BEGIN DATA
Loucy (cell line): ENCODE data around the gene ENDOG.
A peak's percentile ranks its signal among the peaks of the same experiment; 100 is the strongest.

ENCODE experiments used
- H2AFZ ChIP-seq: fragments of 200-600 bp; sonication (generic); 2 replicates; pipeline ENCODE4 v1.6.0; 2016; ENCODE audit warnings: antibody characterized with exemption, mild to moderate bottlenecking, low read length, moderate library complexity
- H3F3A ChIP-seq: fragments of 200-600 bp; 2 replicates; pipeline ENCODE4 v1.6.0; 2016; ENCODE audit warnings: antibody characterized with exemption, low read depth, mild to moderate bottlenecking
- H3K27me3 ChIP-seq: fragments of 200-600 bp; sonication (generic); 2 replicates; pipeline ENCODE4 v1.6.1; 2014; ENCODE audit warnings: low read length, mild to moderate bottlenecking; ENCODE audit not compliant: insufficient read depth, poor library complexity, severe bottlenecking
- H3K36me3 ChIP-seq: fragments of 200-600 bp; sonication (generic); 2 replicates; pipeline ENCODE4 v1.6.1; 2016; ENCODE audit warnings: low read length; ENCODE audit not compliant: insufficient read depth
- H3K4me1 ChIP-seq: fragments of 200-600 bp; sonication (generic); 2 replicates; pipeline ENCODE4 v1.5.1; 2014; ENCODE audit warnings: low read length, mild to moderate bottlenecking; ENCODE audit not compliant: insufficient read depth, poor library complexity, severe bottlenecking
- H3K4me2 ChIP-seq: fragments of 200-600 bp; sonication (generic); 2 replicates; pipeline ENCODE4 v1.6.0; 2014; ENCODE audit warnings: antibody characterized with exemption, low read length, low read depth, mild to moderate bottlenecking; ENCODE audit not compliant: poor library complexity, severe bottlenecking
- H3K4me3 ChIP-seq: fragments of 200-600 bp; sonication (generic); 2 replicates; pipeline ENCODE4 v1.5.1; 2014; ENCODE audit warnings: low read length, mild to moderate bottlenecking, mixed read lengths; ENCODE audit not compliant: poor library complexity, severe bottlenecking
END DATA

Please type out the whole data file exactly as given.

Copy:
Loucy (cell line): ENCODE data around the gene ENDOG.
A peak's percentile ranks its signal among the peaks of the same experiment; 100 is the strongest.

ENCODE experiments used
- H2AFZ ChIP-seq: fragments of 200-600 bp; sonication (generic); 2 replicates; pipeline ENCODE4 v1.6.0; 2016; ENCODE audit warnings: antibody characterized with exemption, mild to moderate bottlenecking, low read length, moderate library complexity
- H3F3A ChIP-seq: fragments of 200-600 bp; 2 replicates; pipeline ENCODE4 v1.6.0; 2016; ENCODE audit warnings: antibody characterized with exemption, low read depth, mild to moderate bottlenecking
- H3K27me3 ChIP-seq: fragments of 200-600 bp; sonication (generic); 2 replicates; pipeline ENCODE4 v1.6.1; 2014; ENCODE audit warnings: low read length, mild to moderate bottlenecking; ENCODE audit not compliant: insufficient read depth, poor library complexity, severe bottlenecking
- H3K36me3 ChIP-seq: fragments of 200-600 bp; sonication (generic); 2 replicates; pipeline ENCODE4 v1.6.1; 2016; ENCODE audit warnings: low read length; ENCODE audit not compliant: insufficient read depth
- H3K4me1 ChIP-seq: fragments of 200-600 bp; sonication (generic); 2 replicates; pipeline ENCODE4 v1.5.1; 2014; ENCODE audit warnings: low read length, mild to moderate bottlenecking; ENCODE audit not compliant: insufficient read depth, poor library complexity, severe bottlenecking
- H3K4me2 ChIP-seq: fragments of 200-600 bp; sonication (generic); 2 replicates; pipeline ENCODE4 v1.6.0; 2014; ENCODE audit warnings: antibody characterized with exemption, low read length, low read depth, mild to moderate bottlenecking; ENCODE audit not compliant: poor library complexity, severe bottlenecking
- H3K4me3 ChIP-seq: fragments of 200-600 bp; sonication (generic); 2 replicates; pipeline ENCODE4 v1.5.1; 2014; ENCODE audit warnings: low read length, mild to moderate bottlenecking, mixed read lengths; ENCODE audit not compliant: poor library complexity, severe bottlenecking